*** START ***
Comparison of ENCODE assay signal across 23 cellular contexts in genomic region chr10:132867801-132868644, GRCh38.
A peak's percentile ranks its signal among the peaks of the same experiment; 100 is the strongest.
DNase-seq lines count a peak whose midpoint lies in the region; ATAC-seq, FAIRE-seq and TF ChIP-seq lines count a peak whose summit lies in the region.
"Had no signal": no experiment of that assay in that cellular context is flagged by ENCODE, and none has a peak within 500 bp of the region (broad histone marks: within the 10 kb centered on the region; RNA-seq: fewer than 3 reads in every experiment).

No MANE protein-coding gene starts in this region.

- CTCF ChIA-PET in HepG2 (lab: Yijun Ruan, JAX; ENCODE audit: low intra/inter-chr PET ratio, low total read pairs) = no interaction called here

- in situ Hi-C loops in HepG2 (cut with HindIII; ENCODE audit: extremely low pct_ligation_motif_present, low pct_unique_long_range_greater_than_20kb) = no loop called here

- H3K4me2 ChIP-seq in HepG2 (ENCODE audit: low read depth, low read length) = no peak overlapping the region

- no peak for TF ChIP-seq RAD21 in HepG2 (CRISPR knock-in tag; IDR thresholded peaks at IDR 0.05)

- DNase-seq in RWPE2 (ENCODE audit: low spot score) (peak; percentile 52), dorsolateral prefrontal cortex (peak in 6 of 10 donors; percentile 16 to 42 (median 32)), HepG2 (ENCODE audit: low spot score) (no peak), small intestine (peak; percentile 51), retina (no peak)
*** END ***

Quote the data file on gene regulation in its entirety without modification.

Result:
Comparison of ENCODE assay signal across 23 cellular contexts in genomic region chr10:132867801-132868644, GRCh38.
A peak's percentile ranks its signal among the peaks of the same experiment; 100 is the strongest.
DNase-seq lines count a peak whose midpoint lies in the region; ATAC-seq, FAIRE-seq and TF ChIP-seq lines count a peak whose summit lies in the region.
"Had no signal": no experiment of that assay in that cellular context is flagged by ENCODE, and none has a peak within 500 bp of the region (broad histone marks: within the 10 kb centered on the region; RNA-seq: fewer than 3 reads in every experiment).

No MANE protein-coding gene starts in this region.

- CTCF ChIA-PET in HepG2 (lab: Yijun Ruan, JAX; ENCODE audit: low intra/inter-chr PET ratio, low total read pairs) = no interaction called here

- in situ Hi-C loops in HepG2 (cut with HindIII; ENCODE audit: extremely low pct_ligation_motif_present, low pct_unique_long_range_greater_than_20kb) = no loop called here

- H3K4me2 ChIP-seq in HepG2 (ENCODE audit: low read depth, low read length) = no peak overlapping the region

- no peak for TF ChIP-seq RAD21 in HepG2 (CRISPR knock-in tag; IDR thresholded peaks at IDR 0.05)

- DNase-seq in RWPE2 (ENCODE audit: low spot score) (peak; percentile 52), dorsolateral prefrontal cortex (peak in 6 of 10 donors; percentile 16 to 42 (median 32)), HepG2 (ENCODE audit: low spot score) (no peak), small intestine (peak; percentile 51), retina (no peak)